We picked up these little dolls at a Izmailovsky Market in Russia, on a whim because, you know, when in Russia and all that. It's really an obligation. We had picked some blank, unpainted matryoshka dolls a few years ago for our little friend Zo at Shelf in London and I had always wished we had got some for ourselves.
So this time we bought not one but two sets of dolls. The regular matryoshka shape was exactly what we expected, five nesting dolls. We only realized that the little stubby one we bought had not five but nine dolls – and the big one is only three and a half inches tall to begin with! I know it's probably going to be dusting hell but having them all laid out makes me smile.
Last Saturday found me and Natasha on Stamford Connectcut's Shipan Peninsula for our niece Sophia's third birthday party. As my sister and her husband ran off to Carvel for an ice cream cake and a few more carrots for the suburban mandate that is crudité, Natasha and I took Sophia down to the waterfront for a bit of romping around in the muck of low tide. As Sophia gathered kelp and seaweed under the somewhat watchful eye of Natasha, I managed to fall into beachcomber mode looking for any natural wonder or man made detritus I could find. As Sophia's equally keen eye for the unusual spied miniature shells and ladybugs, I began to find rather ornate and water-worn sherds of black pottery. As my Indiana Jones mind kicked into full gear, I wondered to myself, "what could this be"? Ancient Piquot pots broken in the bay as a part of some long forgotten fishing ritual? Evidence of a Pre-Columbian of Viking settlement, or just some industrial age garbage amongst the other crap that lines our nation's once pristine shores?
After a bit of thinking from my bird brain it came to me, these were broken pieces of clay pigeons that were released and mercilessly shot out of the sky by some shotgun-toting Connecticut Yankee. Mystery solved.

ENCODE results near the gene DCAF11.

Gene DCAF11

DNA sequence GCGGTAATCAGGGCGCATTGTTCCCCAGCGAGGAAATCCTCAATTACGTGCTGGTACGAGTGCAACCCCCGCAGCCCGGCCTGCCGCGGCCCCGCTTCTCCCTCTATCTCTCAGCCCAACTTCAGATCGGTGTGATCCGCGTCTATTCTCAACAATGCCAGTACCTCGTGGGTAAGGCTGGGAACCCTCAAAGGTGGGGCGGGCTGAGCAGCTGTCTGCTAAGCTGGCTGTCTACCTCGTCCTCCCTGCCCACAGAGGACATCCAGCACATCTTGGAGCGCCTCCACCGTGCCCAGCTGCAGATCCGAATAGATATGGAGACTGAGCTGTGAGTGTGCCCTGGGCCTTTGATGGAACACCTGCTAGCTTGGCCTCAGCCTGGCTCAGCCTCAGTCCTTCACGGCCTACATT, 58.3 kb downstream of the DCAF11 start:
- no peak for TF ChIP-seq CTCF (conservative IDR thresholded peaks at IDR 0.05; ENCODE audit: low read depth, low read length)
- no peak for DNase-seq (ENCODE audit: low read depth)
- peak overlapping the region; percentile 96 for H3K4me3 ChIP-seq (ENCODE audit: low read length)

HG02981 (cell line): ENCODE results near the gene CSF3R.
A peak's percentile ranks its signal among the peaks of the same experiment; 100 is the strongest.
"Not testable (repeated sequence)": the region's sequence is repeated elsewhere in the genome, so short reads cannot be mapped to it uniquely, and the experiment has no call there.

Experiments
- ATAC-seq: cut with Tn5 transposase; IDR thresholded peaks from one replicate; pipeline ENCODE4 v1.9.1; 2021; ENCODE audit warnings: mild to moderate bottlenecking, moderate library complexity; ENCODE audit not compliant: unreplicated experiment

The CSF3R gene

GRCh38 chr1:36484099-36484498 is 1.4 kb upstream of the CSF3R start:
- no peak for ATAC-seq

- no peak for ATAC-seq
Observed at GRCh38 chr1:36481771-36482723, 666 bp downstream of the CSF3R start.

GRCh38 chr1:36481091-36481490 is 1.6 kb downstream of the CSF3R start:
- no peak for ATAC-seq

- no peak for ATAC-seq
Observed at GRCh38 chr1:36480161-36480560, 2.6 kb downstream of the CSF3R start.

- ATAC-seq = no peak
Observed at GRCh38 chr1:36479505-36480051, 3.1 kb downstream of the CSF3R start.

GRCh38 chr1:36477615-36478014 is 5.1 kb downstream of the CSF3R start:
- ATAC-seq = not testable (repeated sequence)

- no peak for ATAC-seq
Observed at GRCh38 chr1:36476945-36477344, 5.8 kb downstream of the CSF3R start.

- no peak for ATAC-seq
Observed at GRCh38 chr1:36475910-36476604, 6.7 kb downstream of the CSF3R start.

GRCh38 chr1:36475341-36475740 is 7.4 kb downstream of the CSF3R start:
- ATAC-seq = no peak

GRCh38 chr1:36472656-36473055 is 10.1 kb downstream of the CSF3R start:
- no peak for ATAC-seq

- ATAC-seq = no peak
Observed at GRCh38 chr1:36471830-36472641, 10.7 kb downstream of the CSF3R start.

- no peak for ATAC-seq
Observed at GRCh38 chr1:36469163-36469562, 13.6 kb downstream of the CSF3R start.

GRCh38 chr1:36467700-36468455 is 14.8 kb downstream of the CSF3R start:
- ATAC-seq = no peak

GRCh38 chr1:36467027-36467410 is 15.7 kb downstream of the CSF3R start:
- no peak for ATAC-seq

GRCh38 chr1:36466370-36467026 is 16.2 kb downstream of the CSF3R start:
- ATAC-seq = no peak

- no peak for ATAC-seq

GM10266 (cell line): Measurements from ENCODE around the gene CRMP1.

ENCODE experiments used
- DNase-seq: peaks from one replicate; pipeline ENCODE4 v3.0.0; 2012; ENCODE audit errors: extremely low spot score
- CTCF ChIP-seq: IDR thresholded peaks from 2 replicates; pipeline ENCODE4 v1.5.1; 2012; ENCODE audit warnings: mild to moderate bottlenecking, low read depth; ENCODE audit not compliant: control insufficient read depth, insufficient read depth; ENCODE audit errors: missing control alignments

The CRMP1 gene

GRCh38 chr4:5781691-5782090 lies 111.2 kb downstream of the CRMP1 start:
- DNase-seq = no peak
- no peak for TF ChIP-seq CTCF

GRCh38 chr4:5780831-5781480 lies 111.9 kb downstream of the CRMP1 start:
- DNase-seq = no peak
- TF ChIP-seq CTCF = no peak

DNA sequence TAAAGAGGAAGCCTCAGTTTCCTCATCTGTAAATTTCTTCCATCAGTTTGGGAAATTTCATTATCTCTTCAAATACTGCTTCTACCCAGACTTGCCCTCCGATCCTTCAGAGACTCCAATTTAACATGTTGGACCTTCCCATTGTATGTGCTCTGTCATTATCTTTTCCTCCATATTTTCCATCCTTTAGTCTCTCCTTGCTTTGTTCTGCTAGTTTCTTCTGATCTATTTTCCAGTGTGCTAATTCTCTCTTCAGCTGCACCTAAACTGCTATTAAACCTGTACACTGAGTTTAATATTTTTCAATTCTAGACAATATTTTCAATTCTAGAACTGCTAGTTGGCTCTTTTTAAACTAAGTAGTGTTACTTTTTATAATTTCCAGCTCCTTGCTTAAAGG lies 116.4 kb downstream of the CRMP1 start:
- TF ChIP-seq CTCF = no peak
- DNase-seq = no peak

OK, so my step mother isn't the only one who is really good at buying presents. Just before we left, Karen was over from London and handed me the iconic blue bag that has my heart going into palpitations. No, not that kind of blue. A better, more valuable kind. To me, anyway.
Smythson is quality in bound form. All their diaries are pigskin and handmade, originally designed to slip into a gentleman's pocket. Hey, I'm no gentleman, but I have a certain swagger with this in my pocket. And I'm not the only one – Smythson has held the esteemed Royal Warrant of Appointment since 1964. I wonder if the Queen has emerald green too?
Ever since Michael read the Salt book, he's an expert on the subject. If someone even mentions a word beginning with sal–, he's there in a flash with a "did you know?" So I knew when I brought him back some Fleur de Sel from Île de Ré, he would be able to give me a brief history of salt making in France. He was also appalled that I hadn't been to the salt works. I had eating to do and only four days, so it hadn't been a priority. Not bothering with the "gros sel", the larger salt that is more for cooking than finishing, I lugged back bags of the lighter finishing salt for him. And he immediately plucked one of our beefsteak tomatoes off the vine to embark upon a taste test with the Rétais salt and our beloved Maldon. Maldon finished off the winner for both of us, but the the Île de Ré salt has a more pungent, salty flavor that worked well with the tomatoes.
The family I stayed with had a beautiful salt cellar and after a little search, I found one at the La Flotte market. It is made in France from porcelain and is perfect for a little fleur de sel, or Maldon, whichever takes your fancy. It's making a regular appearance at our table.